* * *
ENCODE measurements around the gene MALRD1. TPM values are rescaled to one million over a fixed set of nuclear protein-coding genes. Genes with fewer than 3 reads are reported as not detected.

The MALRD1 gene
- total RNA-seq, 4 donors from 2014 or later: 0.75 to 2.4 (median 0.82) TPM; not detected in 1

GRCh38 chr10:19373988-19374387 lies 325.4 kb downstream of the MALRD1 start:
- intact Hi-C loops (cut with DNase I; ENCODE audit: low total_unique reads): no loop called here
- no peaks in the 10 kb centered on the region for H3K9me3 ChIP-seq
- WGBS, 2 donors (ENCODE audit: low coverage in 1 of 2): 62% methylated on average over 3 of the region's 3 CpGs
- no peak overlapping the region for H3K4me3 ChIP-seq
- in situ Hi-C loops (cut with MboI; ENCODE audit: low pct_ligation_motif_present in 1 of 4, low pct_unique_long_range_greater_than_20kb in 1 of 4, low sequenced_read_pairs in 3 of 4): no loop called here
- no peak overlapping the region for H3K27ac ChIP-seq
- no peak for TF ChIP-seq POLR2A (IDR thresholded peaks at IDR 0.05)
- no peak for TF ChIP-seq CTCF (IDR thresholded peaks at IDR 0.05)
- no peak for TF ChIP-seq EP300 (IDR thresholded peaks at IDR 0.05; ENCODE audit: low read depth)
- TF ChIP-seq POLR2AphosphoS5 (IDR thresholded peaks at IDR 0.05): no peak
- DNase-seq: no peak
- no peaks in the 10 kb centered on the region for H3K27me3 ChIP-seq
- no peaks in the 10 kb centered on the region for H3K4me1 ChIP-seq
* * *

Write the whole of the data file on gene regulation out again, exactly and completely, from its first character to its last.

ENCODE measurements around the gene MALRD1. TPM values are rescaled to one million over a fixed set of nuclear protein-coding genes. Genes with fewer than 3 reads are reported as not detected.

The MALRD1 gene
- total RNA-seq, 4 donors from 2014 or later: 0.75 to 2.4 (median 0.82) TPM; not detected in 1

GRCh38 chr10:19373988-19374387 lies 325.4 kb downstream of the MALRD1 start:
- intact Hi-C loops (cut with DNase I; ENCODE audit: low total_unique reads): no loop called here
- no peaks in the 10 kb centered on the region for H3K9me3 ChIP-seq
- WGBS, 2 donors (ENCODE audit: low coverage in 1 of 2): 62% methylated on average over 3 of the region's 3 CpGs
- no peak overlapping the region for H3K4me3 ChIP-seq
- in situ Hi-C loops (cut with MboI; ENCODE audit: low pct_ligation_motif_present in 1 of 4, low pct_unique_long_range_greater_than_20kb in 1 of 4, low sequenced_read_pairs in 3 of 4): no loop called here
- no peak overlapping the region for H3K27ac ChIP-seq
- no peak for TF ChIP-seq POLR2A (IDR thresholded peaks at IDR 0.05)
- no peak for TF ChIP-seq CTCF (IDR thresholded peaks at IDR 0.05)
- no peak for TF ChIP-seq EP300 (IDR thresholded peaks at IDR 0.05; ENCODE audit: low read depth)
- TF ChIP-seq POLR2AphosphoS5 (IDR thresholded peaks at IDR 0.05): no peak
- DNase-seq: no peak
- no peaks in the 10 kb centered on the region for H3K27me3 ChIP-seq
- no peaks in the 10 kb centered on the region for H3K4me1 ChIP-seq